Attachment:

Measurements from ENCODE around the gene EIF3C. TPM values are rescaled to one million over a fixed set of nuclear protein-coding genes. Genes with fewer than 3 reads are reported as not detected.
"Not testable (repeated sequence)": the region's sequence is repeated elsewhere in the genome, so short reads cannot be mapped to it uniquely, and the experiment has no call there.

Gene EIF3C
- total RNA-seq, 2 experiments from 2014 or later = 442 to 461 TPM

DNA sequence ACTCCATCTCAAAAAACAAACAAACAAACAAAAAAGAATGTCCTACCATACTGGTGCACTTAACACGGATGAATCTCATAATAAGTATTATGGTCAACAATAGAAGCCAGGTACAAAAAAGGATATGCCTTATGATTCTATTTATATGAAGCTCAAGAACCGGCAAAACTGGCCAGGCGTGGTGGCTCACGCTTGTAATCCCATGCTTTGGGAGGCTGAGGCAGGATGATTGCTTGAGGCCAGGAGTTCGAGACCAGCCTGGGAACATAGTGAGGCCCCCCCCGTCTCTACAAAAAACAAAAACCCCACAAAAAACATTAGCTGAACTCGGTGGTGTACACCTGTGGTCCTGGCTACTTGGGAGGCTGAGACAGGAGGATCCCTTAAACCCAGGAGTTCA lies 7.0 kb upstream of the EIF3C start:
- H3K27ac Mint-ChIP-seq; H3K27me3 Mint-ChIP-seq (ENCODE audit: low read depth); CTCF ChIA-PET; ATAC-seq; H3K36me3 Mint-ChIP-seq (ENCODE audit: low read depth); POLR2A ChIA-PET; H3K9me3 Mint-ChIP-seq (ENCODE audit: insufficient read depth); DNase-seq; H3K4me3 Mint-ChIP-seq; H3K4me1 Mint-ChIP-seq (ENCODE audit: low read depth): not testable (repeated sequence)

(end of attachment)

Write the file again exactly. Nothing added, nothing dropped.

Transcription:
Measurements from ENCODE around the gene EIF3C. TPM values are rescaled to one million over a fixed set of nuclear protein-coding genes. Genes with fewer than 3 reads are reported as not detected.
"Not testable (repeated sequence)": the region's sequence is repeated elsewhere in the genome, so short reads cannot be mapped to it uniquely, and the experiment has no call there.

Gene EIF3C
- total RNA-seq, 2 experiments from 2014 or later = 442 to 461 TPM

DNA sequence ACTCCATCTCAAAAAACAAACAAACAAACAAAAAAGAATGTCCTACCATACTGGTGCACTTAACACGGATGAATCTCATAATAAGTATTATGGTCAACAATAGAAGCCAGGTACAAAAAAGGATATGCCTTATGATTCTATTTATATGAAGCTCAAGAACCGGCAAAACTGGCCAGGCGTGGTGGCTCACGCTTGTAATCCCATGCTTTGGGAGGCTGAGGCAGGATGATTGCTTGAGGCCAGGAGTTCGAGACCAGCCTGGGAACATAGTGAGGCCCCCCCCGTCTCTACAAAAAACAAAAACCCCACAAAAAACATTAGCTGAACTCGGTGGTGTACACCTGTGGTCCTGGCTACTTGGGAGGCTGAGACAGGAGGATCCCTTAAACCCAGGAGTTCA lies 7.0 kb upstream of the EIF3C start:
- H3K27ac Mint-ChIP-seq; H3K27me3 Mint-ChIP-seq (ENCODE audit: low read depth); CTCF ChIA-PET; ATAC-seq; H3K36me3 Mint-ChIP-seq (ENCODE audit: low read depth); POLR2A ChIA-PET; H3K9me3 Mint-ChIP-seq (ENCODE audit: insufficient read depth); DNase-seq; H3K4me3 Mint-ChIP-seq; H3K4me1 Mint-ChIP-seq (ENCODE audit: low read depth): not testable (repeated sequence)